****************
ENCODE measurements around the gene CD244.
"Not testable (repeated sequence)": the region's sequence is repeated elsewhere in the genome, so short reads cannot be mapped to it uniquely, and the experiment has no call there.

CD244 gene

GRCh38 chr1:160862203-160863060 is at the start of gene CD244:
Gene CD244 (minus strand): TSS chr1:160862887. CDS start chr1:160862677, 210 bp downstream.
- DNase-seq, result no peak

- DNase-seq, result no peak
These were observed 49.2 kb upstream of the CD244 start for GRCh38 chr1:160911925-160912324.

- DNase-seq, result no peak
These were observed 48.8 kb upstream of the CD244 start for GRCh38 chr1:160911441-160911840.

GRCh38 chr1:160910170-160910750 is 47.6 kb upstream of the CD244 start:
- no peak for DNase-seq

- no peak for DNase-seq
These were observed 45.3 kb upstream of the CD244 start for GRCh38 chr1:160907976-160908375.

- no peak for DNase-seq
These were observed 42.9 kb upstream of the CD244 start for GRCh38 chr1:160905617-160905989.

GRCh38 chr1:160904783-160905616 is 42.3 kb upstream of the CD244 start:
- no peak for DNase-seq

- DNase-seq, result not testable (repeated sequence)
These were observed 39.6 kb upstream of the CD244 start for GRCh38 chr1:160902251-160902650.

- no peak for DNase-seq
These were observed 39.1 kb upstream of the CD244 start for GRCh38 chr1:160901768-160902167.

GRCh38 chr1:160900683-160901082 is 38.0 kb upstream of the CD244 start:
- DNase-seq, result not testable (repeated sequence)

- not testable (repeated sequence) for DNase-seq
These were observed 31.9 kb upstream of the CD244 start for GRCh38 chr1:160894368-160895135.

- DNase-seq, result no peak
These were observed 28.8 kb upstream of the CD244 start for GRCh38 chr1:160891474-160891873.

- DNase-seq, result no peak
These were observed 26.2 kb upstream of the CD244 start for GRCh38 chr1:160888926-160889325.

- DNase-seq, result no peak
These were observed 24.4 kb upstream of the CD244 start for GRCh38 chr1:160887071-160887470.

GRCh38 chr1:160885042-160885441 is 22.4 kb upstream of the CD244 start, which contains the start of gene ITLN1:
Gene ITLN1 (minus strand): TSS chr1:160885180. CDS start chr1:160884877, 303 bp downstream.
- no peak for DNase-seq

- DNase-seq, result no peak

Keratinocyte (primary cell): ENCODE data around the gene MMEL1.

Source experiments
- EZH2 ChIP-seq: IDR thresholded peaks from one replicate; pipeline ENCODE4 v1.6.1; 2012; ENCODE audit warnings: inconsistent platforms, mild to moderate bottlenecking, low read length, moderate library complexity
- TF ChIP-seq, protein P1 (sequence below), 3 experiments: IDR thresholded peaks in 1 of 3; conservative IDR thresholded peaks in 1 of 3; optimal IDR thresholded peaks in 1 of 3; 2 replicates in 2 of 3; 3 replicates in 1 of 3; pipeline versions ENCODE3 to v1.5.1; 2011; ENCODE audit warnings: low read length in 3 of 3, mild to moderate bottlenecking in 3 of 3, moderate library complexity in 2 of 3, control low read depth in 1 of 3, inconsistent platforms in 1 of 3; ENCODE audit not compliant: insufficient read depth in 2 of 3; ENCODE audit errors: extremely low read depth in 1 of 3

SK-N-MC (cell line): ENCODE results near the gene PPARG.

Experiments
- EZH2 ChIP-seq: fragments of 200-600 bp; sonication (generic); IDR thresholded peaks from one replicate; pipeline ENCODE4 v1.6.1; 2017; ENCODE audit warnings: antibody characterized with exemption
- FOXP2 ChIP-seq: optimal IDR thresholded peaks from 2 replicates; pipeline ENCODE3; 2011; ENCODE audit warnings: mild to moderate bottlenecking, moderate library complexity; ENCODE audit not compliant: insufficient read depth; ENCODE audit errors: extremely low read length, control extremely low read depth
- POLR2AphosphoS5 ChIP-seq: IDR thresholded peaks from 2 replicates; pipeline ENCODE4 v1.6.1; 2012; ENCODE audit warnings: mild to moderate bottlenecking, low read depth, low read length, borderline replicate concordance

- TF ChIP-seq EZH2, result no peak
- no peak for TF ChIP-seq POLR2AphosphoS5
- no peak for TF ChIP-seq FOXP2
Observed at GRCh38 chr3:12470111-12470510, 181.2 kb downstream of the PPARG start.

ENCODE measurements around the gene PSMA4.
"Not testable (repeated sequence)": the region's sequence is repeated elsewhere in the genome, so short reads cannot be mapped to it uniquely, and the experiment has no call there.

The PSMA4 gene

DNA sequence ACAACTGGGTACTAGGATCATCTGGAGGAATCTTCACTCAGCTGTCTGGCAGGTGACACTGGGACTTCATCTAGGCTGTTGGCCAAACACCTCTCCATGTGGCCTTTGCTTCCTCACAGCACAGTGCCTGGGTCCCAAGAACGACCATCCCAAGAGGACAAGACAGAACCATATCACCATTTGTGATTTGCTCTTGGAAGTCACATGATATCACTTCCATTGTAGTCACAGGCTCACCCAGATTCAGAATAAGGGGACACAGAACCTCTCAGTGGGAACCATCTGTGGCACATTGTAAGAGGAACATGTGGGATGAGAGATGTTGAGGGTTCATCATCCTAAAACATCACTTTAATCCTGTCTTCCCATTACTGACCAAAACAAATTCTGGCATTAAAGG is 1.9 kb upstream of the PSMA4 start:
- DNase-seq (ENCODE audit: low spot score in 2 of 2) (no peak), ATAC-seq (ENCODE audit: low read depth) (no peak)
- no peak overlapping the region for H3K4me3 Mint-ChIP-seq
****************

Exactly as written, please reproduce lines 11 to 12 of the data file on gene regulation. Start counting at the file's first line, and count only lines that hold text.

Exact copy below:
GRCh38 chr1:160910170-160910750 is 47.6 kb upstream of the CD244 start:
- no peak for DNase-seq